A block away on the nicest little street in the neighbourhood, Grant Avenue, is Caffe Trieste, where, on the day I stop by, a construction worker, a dot-commer, a lawyer and a woman who has biked in from Sausalito line up to grab their lattes. Pictures on the wall show the Caffe's Italian founder with a moray eel hanging limp around his neck, his son's foray into motocross racing, his wife singing with an accordion, his meeting with local hero Francis Ford Coppola. (The film director's offices and wine bar, Cafe Zoetrope, occupy a picturesque nearby flatiron building.) A poet in a green beret approaches me once I crack open a journal and invites me to a reading. Overheard: "I know there's fraternité and liberté, but what was the third?"
Farther along the street are some old joints I remember - the Savoy Tivoli, still rocking with live music most nights, a down-at-the-heels laundromat, a vintage clothing store, the Italian-French bakery, and a soufflé café run by a redoubtable Frenchwoman who gave the place her name, Jacqueline. There are also some mainly welcome, newish additions: the inevitable yoga studio; a superb card shop, Lola's of North Beach; the area's most vital art gallery, Live Worms, and a vinyl record store.
A left turn brings on Washington Square, which with typical San Francisco perversity has a statue of Benjamin Franklin in its centre. Less perverse is the inscription, "Welcome" printed at the pedestal's base - a cheery message I took personally on my first visit. Towering above the square is what Ferlinghetti called the Marzipan church - St. Peter and Paul's white marble takes on the aspect of translucent marzipan in the late afternoon sun. The sizable Italian community still worships here, and funerals and weddings often spill out the doors. Angels and winged creatures enliven the statuary, and a quote (in Italian) from Dante about the splendour of God is spelled out across the façade. On the square are an airy brunch place, Mama's, with six different kinds of French toast, and a classic hat shop, Goorin Bros. And, as they did decades ago, people still practise tai chi here in the mornings.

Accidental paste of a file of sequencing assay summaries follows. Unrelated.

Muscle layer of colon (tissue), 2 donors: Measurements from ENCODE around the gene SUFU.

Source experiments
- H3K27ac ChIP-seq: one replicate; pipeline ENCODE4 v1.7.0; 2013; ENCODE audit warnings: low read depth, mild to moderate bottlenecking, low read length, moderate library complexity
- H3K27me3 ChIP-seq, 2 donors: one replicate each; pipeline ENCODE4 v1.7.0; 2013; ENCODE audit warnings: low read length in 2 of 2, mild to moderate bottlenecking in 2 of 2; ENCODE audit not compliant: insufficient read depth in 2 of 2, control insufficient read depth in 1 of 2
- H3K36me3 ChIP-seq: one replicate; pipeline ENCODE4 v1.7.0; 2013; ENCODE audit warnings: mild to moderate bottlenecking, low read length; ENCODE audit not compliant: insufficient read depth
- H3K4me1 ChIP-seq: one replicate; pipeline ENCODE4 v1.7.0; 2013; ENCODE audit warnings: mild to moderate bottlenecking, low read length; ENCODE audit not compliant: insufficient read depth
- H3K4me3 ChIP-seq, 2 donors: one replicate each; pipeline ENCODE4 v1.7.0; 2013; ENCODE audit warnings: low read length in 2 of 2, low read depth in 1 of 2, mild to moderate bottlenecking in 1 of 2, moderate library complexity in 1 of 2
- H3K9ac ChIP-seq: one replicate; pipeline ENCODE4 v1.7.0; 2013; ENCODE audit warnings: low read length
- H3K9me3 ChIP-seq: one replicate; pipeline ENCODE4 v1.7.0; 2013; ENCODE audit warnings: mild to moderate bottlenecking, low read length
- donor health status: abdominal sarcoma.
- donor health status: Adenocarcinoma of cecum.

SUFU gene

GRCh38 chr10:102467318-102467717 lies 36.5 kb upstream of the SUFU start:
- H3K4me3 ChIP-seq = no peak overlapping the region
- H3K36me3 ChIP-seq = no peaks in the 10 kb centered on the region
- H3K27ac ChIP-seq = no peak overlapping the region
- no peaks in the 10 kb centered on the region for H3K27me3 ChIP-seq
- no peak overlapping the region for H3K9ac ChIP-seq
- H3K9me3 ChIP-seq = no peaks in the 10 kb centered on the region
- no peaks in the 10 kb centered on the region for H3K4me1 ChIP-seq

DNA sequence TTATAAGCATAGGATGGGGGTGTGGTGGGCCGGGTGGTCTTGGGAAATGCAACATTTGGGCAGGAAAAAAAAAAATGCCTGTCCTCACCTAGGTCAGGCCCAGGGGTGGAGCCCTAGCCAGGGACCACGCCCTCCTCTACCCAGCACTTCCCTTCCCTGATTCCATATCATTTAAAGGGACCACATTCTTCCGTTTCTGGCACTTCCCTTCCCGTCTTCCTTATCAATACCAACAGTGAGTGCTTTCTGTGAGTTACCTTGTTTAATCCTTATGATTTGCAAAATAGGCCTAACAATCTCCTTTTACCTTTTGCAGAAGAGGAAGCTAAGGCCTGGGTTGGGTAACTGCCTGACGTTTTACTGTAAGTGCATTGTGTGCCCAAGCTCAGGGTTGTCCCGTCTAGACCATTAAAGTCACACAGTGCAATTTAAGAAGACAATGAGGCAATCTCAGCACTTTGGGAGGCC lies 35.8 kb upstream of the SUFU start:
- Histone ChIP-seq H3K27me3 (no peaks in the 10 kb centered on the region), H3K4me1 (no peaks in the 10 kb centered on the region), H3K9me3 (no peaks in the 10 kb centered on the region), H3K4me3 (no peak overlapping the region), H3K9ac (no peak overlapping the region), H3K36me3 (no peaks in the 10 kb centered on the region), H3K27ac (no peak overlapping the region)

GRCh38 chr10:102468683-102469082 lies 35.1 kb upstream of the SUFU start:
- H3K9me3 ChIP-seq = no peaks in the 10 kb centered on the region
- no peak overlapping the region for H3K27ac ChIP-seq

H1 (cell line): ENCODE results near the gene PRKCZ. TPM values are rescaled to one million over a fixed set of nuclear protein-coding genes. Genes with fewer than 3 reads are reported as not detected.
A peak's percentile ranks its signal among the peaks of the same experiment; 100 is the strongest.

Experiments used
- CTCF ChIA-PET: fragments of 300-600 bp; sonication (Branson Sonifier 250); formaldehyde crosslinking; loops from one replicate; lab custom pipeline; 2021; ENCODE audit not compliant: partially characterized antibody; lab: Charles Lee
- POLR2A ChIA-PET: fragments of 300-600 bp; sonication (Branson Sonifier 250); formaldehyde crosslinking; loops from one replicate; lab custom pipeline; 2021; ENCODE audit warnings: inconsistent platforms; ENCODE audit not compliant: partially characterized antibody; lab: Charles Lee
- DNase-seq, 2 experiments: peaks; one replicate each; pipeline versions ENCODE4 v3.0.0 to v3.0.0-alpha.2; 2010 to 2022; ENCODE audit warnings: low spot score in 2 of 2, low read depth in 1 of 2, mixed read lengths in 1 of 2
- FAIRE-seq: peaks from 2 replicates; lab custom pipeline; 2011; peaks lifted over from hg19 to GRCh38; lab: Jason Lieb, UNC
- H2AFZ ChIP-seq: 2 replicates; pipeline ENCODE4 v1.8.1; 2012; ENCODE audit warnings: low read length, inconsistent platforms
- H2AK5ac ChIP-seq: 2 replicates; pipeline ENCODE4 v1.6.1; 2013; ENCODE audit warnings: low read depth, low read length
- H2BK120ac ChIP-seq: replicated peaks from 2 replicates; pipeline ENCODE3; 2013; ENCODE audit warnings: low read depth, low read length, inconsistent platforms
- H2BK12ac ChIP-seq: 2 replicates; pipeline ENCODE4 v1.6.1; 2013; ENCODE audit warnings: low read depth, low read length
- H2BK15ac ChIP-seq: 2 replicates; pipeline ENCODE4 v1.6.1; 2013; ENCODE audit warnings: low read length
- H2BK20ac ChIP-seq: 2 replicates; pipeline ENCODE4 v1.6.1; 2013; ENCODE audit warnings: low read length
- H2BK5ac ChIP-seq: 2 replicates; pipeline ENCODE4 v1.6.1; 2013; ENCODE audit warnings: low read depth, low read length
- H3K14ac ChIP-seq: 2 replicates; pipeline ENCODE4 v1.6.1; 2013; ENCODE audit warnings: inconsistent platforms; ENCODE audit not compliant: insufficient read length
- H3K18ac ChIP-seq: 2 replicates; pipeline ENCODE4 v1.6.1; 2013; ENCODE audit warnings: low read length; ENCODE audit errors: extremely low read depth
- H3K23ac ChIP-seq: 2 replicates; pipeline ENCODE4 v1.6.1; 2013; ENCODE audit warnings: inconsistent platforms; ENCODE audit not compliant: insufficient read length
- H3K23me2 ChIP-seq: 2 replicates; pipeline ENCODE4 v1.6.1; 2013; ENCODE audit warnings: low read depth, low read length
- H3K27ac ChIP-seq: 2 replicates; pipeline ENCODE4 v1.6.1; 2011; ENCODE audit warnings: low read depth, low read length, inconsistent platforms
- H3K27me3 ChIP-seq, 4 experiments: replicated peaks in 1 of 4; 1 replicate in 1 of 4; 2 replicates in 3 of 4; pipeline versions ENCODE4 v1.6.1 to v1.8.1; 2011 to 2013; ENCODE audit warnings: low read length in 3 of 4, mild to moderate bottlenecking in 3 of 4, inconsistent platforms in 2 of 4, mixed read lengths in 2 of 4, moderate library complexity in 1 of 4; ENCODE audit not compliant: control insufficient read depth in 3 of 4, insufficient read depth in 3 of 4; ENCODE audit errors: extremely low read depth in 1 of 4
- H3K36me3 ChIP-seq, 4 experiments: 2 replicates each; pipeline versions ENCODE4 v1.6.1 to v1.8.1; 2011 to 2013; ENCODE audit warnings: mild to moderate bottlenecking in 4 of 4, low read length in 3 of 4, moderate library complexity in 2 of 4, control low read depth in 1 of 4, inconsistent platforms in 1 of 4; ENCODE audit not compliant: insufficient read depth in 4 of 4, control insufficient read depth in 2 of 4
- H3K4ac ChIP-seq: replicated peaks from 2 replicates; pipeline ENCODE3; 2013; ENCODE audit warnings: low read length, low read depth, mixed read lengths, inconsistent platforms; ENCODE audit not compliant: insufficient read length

Up, up, up the hill, with its cars parked sideways to the slope and its pastel clapboard houses, still somehow vertical, the fluted deco Coit Tower beckons. Past a schoolyard resounding at recess with the yells of its rambunctious, multicultural student body; through a park filled with typical California plants - bottlebrush trees, wild fennel and manzanitas, with their curiously muscular limbs. On to the summit. The city's two extraordinary suspension bridges, the Bay Bridge and Golden Gate, are both visible. Inside the tower are murals done by various artists in the Great Depression, funded by the Works Projects Administration. They show a lost America, with all manner and class of individual from hat-sporting tycoons to uniform-wearing waitresses and dungaree-clad grape pickers.
Out the front door is Alcatraz, looming out of the mist. And where are the parrots? I'm disappointed when they don't appear. But when I descend, I hear their inimitable squawks and see their green forms streaking across the sky. It's a different sort of happiness now, less obvious, less giddy, not always appearing quite on cue, but, for that reason, particularly welcome when it finally shows up.
Special to The Globe and Mail
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If you go
Getting There Air Canada and most major U.S. carriers fly to San Francisco from Toronto and Vancouver.
Where to Stay Hotel San Remo 2237 Mason St.; 415-776-8688; www.sanremohotel.com. Built to house construction workers after the 1906 earthquake and frequently home to artists since then, the simple inn is considered San Francisco's answer to the Chelsea Hotel.
Where to Eat Café Jacqueline 1454 Grant Ave.; 415-981-5565. Caffe Trieste 601 Vallejo St.; 415-392-6739; www.caffetrieste.com.